In Her Own Words

Fawzia Koofi, Afghanistan

“The international community must stand with the women of Afghanistan, and move from beautiful statements and resolutions to practice, using their leverage to make the Taliban accountable on delivering to their citizens.”

Fawzia Koofi is a politician and women’s rights activist from Afghanistan. An outspoken advocate for girls’ education and women in leadership, she was the first woman vice president of the Afghan Parliament, chair of its Women’s Affairs and Human Rights Commission, and one of the few women actively engaged in peace negotiations.

Through the WPHF Funding Window for Women Human Rights Defenders, Fawzia traveled to Geneva in June 2022 to request the Human Rights Council to hold an urgent debate on the women’s and girls’ rights crisis in Afghanistan, which took place thanks to her advocacy efforts together with other Afghan women leaders. Three months later, in September, she also received travel assistance from WPHF to brief the UN Security Council in New York on the situation in Afghanistan.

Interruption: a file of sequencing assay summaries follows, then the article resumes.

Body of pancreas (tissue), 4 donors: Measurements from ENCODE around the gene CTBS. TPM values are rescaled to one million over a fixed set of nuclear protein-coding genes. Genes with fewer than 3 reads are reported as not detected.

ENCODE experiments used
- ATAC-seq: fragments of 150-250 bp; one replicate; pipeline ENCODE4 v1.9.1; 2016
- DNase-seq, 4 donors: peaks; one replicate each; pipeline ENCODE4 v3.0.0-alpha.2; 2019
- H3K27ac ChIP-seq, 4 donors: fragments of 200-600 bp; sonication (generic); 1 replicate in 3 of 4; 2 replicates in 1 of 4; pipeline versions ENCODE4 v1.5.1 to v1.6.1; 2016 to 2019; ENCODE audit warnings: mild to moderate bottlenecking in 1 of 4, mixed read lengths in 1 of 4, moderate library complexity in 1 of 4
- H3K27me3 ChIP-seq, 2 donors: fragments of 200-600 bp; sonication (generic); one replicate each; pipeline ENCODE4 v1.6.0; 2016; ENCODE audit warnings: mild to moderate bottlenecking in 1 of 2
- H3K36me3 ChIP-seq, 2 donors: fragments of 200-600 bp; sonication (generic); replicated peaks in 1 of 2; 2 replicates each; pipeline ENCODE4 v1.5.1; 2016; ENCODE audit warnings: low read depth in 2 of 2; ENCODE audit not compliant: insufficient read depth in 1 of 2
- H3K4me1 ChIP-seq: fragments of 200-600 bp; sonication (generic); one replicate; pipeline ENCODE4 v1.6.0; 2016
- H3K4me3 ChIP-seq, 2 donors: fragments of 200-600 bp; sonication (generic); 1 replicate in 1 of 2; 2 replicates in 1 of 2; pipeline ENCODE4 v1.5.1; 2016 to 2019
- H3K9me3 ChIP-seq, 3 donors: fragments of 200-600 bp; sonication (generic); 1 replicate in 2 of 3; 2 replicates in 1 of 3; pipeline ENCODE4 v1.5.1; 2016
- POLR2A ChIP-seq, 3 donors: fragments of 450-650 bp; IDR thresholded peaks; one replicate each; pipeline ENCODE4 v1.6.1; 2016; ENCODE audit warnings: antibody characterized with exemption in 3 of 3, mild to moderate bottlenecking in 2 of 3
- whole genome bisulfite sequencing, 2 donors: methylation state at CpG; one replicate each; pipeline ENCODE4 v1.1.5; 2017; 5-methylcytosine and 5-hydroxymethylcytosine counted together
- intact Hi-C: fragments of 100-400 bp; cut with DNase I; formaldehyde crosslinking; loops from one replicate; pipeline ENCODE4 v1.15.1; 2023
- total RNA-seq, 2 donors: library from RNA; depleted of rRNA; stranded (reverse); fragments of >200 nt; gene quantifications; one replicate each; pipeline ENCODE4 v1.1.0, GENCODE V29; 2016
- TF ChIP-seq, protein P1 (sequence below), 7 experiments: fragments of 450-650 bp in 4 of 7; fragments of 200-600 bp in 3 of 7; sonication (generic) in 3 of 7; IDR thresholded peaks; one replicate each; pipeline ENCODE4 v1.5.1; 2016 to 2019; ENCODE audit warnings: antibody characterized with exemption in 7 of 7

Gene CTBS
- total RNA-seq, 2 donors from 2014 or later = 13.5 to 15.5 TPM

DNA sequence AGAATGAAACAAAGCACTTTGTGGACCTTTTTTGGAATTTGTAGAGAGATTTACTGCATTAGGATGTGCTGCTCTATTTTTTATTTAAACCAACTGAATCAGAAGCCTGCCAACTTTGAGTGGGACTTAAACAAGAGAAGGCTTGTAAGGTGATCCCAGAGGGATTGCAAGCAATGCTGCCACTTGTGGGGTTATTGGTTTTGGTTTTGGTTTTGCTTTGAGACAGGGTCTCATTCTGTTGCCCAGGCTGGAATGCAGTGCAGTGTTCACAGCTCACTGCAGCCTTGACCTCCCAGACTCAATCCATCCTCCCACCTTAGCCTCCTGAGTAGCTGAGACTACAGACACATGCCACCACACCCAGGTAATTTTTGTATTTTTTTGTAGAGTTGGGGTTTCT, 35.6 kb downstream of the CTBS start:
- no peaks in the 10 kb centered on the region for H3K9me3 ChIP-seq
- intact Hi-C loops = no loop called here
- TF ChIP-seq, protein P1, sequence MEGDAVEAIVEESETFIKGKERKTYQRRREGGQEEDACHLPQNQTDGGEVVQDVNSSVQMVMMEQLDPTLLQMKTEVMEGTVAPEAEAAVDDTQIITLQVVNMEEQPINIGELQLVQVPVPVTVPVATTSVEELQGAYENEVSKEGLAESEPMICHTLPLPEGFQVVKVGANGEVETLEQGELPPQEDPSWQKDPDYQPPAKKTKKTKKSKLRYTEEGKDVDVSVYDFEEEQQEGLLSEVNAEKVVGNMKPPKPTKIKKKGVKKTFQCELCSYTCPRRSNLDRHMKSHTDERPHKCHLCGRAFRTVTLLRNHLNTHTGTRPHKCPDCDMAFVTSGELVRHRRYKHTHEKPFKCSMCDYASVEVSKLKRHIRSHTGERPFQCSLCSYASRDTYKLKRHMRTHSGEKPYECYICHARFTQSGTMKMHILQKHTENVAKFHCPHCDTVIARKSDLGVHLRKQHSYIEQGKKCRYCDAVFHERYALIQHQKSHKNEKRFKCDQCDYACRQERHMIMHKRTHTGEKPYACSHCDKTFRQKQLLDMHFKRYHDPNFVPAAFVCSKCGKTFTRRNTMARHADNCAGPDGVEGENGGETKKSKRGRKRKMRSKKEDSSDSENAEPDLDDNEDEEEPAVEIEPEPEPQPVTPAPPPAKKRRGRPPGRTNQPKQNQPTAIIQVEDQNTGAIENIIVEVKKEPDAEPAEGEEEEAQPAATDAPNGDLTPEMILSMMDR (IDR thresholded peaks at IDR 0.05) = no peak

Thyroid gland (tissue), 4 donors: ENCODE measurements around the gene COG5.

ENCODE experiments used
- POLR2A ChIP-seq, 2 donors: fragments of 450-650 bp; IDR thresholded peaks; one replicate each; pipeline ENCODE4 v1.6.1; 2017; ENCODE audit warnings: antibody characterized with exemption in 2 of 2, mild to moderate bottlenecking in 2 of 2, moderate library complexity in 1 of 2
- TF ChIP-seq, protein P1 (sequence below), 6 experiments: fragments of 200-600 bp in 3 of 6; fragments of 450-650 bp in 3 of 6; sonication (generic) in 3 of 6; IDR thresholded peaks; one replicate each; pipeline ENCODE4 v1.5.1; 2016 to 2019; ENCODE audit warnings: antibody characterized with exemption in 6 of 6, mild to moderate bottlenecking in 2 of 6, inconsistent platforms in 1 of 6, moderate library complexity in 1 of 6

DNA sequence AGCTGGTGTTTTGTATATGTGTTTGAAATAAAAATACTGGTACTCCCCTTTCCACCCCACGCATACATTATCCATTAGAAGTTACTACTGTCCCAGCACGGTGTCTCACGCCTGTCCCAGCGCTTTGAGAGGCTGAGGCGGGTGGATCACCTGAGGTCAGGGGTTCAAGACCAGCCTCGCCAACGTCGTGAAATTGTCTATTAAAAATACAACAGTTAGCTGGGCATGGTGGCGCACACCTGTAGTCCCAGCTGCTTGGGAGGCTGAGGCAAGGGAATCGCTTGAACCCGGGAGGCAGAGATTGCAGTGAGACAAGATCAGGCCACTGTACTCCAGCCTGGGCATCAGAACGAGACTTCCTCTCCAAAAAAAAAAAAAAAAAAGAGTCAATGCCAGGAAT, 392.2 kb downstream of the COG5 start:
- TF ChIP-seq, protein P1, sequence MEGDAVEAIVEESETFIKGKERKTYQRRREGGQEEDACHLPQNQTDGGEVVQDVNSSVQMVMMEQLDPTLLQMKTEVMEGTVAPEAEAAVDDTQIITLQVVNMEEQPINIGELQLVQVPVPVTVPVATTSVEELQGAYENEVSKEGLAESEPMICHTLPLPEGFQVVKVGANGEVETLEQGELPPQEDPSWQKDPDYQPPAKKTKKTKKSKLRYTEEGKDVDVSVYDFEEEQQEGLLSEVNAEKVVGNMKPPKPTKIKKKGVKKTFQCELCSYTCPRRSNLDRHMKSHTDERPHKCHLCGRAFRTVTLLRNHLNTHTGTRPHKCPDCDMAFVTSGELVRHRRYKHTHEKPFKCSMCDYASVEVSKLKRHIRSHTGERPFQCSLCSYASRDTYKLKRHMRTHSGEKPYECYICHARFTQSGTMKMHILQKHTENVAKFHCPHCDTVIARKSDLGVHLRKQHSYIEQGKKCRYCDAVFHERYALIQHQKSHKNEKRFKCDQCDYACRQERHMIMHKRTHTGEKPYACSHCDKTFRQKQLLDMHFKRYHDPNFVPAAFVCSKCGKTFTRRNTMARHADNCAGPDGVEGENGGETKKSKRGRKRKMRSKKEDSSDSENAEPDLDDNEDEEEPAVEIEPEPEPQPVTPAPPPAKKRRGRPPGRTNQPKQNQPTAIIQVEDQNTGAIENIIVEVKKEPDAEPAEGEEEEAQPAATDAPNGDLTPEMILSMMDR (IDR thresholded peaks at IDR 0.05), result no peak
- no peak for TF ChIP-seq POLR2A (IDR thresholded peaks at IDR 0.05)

“Before my country fell, the women of Afghanistan had proved they all had the ability to work to be part of the progress of their country.”

In July 2022, almost a year after the fall of Kabul to the Taliban, Fawzia addressed the UN Human Rights Council, where she shed light on the humanitarian, economic, and political crises affecting Afghanistan, as well as the “unique and dire” situation facing women and girls in the country.  Since the Taliban takeover, hope of greater representation of women in parliament and civil society has been shattered and girls have been denied access to education across the country, despite  the Taliban’s past public assurances of their intentions to respect women and girls’ rights.

“In the twenty-first century, Afghanistan was the only country where women were second-class and invisible, having to advocate for their basic rights to not be invisible and not to be erased from public life.”

Fawzia has repeatedly emphasized how the lack of opportunity and ailing mental health is taking a terrible toll on women and girls in Afghanistan — a country where, every day, at least one or two women commit suicide due to the pressures they receive.

“The fact that girls as young as nine years old are being sold — not only because of economic pressure, but because of the fact that there is no hope for them and their family — is not normal.”